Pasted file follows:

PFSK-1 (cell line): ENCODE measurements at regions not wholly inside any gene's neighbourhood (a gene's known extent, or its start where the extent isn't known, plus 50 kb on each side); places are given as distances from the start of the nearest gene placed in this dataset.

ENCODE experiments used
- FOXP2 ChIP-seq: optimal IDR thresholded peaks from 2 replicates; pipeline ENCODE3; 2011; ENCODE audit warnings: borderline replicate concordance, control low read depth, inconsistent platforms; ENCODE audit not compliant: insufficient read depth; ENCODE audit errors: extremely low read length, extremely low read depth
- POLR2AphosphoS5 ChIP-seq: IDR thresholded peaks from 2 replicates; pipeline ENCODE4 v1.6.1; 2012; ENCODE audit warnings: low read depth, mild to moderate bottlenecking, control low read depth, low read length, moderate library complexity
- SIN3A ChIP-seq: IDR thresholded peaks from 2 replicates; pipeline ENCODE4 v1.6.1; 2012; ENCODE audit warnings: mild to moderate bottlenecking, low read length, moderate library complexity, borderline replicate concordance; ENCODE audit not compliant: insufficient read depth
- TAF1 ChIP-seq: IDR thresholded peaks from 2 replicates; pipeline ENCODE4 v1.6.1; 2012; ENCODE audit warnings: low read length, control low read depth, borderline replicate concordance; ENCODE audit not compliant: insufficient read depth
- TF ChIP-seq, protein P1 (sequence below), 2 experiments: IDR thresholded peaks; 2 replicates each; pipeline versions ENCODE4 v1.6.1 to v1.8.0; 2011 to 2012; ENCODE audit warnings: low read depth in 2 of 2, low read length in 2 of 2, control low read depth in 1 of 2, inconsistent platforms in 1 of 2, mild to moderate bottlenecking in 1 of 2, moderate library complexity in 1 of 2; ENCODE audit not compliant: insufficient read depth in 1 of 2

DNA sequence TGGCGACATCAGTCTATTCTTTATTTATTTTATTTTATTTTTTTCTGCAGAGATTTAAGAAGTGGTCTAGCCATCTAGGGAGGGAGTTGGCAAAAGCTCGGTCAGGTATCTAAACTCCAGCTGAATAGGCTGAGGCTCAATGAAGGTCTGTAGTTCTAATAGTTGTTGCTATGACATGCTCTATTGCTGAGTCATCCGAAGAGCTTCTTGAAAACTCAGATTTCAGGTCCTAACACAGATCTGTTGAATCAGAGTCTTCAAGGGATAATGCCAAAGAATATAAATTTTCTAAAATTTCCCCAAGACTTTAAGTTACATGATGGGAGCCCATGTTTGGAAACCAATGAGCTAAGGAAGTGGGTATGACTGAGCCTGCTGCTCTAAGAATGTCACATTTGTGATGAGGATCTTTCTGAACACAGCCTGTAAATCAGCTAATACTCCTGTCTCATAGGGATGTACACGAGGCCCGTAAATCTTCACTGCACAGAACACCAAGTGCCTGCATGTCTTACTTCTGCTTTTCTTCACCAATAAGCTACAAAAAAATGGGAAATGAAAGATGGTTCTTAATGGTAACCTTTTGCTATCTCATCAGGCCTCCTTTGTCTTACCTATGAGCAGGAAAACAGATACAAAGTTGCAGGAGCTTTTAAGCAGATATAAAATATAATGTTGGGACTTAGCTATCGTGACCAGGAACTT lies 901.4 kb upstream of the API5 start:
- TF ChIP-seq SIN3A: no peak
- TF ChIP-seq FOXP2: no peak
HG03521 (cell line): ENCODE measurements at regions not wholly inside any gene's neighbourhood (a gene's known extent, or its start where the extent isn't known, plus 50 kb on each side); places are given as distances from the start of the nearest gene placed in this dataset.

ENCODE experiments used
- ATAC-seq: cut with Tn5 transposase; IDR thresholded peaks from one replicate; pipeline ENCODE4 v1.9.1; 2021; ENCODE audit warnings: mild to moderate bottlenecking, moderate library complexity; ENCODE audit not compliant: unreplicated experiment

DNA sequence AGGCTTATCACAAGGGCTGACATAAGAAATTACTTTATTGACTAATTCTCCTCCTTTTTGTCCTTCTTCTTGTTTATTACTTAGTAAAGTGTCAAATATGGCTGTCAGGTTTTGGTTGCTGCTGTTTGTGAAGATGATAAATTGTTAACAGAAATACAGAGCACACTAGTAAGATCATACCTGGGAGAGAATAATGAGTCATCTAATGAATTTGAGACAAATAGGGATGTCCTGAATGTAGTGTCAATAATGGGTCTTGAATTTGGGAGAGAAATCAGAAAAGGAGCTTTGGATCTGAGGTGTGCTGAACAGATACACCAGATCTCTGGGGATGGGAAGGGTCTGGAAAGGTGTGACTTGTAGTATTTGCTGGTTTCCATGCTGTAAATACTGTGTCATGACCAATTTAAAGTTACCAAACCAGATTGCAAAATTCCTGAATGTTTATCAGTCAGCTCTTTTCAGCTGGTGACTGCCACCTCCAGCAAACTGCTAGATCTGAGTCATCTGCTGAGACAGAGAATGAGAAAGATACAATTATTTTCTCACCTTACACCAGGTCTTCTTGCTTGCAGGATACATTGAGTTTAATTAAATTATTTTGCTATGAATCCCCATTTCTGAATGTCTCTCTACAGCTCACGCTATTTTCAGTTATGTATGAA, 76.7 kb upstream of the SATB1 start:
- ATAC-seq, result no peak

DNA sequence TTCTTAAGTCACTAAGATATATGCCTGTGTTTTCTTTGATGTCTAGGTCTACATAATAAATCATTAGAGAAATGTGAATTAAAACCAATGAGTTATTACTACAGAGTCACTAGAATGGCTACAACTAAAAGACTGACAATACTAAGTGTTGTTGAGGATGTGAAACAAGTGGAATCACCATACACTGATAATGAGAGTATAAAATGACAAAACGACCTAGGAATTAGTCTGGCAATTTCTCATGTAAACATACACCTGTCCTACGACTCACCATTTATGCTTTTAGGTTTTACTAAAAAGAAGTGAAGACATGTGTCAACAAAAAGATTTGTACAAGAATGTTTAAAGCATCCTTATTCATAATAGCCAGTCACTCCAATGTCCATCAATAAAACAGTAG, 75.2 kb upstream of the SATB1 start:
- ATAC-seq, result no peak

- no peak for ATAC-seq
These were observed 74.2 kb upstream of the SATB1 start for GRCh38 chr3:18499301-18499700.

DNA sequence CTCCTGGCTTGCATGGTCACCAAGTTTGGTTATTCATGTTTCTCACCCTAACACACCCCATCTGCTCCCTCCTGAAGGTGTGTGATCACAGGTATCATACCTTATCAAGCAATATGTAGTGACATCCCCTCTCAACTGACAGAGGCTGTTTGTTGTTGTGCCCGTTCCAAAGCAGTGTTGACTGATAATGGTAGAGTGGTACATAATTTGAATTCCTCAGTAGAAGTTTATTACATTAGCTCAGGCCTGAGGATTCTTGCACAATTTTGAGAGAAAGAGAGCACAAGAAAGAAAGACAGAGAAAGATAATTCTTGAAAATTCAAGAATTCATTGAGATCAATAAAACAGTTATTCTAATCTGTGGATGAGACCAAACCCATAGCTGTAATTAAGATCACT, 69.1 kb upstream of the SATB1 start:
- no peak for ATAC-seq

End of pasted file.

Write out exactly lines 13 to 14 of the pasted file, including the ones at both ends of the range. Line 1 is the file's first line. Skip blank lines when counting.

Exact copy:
- ATAC-seq: cut with Tn5 transposase; IDR thresholded peaks from one replicate; pipeline ENCODE4 v1.9.1; 2021; ENCODE audit warnings: mild to moderate bottlenecking, moderate library complexity; ENCODE audit not compliant: unreplicated experiment

DNA sequence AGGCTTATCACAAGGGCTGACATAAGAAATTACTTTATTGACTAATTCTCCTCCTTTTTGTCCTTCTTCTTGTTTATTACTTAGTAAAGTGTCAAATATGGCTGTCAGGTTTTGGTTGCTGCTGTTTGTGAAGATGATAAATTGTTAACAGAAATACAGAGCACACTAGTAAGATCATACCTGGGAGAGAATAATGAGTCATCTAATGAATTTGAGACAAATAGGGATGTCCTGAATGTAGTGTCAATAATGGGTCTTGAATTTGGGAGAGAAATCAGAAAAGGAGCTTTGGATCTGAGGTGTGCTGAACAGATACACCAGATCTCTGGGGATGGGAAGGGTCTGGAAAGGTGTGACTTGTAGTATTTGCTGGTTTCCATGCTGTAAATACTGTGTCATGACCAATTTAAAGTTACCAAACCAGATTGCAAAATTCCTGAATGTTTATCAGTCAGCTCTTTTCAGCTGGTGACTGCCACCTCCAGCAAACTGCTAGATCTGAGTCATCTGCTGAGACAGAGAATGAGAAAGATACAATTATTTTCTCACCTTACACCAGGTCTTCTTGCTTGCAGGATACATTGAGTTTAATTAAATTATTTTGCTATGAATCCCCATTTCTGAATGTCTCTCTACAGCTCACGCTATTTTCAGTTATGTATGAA, 76.7 kb upstream of the SATB1 start: